Recent comments by presidential hopeful Michele Bachmann have stirred up the discussion about gay marriage once again. While speaking to a group of high school…
A friend of mine recently asked me, “Why are you so confident in your conclusions?” The question caught my attention and caused me to ask some very deep questions about where is my hope. I don’t spend a lot of time trying to prove anything anymore, and yet he was still seeing me as firm in my convictions.
Over the last fifteen years, I’ve spent a great deal of time listening deeply to my own faith and the process that goes into it. I wrote a book about my conclusions and then spent the last several years allowing my own conclusions to be put to the blender. Would it blend? I taken on my own historical understanding of the Christian faith and found it wanting. But instead of abandoning it, I sought to redeem it. And after publishing it, I felt like I had…at least for me. And that was enough. I had discovered the relentless nature of love and grace, and just when I though I had found the end, God blew up my box.
But when my friend asked me the question, I had to step back once again and ask, “Where is my hope?” Was it in my own conclusions? Had I constructed a new box in which to live in, one that would imprison me in an unreasonable certainty and potential blindness? Had I rebuilt the very same thing I had attempted to tear down. Gone were the deep caffeine laden conversations that lasted four hours long.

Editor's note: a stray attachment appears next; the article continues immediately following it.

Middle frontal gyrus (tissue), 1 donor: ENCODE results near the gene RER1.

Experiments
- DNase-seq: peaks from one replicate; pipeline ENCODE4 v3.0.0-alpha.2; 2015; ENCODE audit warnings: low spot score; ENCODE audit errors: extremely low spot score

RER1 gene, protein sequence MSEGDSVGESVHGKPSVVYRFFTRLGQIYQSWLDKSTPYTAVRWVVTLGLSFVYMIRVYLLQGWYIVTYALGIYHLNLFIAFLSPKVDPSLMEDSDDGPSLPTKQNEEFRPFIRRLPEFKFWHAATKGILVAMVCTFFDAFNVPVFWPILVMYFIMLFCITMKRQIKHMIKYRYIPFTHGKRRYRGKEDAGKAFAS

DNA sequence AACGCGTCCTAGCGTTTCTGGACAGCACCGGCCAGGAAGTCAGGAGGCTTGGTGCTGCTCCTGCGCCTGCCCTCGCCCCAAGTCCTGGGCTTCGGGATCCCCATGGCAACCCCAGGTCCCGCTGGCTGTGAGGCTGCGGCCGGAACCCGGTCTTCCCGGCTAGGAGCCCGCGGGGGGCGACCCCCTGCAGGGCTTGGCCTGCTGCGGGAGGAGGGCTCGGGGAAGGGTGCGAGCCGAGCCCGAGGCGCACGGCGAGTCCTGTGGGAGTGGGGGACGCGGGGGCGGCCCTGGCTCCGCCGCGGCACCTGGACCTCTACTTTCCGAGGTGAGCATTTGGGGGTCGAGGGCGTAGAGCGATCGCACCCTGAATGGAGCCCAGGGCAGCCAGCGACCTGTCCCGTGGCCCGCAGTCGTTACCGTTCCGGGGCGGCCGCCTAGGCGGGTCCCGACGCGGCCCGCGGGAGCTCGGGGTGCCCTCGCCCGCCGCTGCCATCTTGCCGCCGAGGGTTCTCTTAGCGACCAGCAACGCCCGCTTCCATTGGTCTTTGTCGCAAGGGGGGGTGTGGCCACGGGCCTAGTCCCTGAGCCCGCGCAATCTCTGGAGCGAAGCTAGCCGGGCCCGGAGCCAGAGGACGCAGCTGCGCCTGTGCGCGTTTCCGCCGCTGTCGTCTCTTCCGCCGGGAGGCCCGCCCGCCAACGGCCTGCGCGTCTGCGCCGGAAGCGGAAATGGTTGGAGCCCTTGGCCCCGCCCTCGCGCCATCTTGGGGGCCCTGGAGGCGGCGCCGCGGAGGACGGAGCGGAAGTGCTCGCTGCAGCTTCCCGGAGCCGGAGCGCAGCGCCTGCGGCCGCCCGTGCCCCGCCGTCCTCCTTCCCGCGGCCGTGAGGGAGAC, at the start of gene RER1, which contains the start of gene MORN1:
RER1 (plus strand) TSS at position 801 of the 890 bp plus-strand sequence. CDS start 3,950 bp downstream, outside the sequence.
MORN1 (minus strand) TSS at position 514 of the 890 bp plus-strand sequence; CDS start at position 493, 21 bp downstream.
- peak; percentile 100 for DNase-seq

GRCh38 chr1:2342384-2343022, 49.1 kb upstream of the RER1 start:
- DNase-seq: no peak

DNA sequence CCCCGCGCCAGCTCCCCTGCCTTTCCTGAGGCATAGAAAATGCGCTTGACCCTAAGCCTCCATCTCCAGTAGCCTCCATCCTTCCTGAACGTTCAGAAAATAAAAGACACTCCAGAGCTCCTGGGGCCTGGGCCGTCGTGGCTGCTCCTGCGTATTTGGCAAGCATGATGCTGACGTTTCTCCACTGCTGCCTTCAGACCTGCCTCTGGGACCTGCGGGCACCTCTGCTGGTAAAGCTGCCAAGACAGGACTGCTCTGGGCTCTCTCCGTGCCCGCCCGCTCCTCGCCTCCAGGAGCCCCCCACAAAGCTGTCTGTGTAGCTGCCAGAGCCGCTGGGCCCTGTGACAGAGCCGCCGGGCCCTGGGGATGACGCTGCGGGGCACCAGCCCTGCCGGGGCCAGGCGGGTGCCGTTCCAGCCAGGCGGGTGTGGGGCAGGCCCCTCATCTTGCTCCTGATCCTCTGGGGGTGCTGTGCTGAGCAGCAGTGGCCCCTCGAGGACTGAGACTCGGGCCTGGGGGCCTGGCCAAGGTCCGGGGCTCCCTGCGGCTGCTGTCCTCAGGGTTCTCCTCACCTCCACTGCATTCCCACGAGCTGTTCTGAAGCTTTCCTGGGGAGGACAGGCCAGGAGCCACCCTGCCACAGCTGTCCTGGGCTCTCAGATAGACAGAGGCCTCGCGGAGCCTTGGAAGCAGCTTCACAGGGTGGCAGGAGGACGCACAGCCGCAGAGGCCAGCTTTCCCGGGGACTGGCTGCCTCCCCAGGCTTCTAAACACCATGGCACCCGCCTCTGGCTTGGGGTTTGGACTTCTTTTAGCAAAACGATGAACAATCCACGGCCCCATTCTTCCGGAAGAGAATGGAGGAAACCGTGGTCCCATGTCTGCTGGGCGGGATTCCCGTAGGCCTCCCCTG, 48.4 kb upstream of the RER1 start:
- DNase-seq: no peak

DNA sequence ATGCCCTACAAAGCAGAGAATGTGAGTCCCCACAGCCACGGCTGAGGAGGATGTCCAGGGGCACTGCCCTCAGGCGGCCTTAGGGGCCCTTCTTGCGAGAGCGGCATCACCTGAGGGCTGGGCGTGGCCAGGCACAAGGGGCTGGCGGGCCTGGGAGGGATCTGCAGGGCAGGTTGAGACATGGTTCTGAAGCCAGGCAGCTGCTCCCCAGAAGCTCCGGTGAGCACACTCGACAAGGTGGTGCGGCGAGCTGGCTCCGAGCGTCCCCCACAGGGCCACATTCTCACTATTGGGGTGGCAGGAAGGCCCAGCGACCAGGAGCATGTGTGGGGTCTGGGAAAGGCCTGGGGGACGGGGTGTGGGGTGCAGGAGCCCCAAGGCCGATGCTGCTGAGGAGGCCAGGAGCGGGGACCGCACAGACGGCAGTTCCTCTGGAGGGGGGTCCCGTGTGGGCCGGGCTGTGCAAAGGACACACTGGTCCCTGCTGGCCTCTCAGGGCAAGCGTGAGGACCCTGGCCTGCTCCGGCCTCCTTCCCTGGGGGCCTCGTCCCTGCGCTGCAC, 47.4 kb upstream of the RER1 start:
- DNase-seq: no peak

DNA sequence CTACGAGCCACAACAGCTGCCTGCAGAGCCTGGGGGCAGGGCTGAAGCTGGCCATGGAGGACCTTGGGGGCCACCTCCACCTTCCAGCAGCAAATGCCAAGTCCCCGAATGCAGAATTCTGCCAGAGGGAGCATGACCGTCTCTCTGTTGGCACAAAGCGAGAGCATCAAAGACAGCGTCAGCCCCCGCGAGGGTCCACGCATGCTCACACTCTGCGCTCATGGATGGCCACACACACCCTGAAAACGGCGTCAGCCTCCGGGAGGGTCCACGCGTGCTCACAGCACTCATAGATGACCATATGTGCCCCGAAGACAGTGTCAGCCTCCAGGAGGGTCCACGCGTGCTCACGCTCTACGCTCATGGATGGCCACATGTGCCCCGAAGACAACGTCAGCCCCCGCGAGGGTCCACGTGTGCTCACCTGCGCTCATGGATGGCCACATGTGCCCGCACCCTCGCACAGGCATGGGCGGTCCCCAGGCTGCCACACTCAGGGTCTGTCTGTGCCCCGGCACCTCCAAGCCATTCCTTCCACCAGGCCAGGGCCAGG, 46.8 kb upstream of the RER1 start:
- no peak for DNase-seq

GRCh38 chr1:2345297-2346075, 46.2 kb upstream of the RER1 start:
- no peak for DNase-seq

At the core of my faith was the idea that there was nothing we had done or could ever do to lose the love of God. But we could lose sight of the love of God. The problem of original sin was that as human beings, we could lose site of God’s original judgment of humanity (Gen 1:31). We could construct a false conclusion that we could do something that could change God, and thus God’s judgment. And in losing site of that judgment, we’re getting it wrong (sinning). The problem was then not in God, but in us. The cross was God saying, “This is how far I will go to show you that you are loved.”
I spent several days pondering the question, asking myself, “What if I’m wrong? What if my understanding of the Christian faith was wrong?” I had offered conclusions that were counter to my own historical, evangelical perspective of faith. If I stood before Jesus, what would I say?
And then it hit me once again, that my hope was not in my constructed understanding of the Gospel, one that I felt was both logical, restorative and consistent with Scripture. My faith was then not in my faith. It was in Jesus to be my faith for me. My hope was in the love of God to judge for me.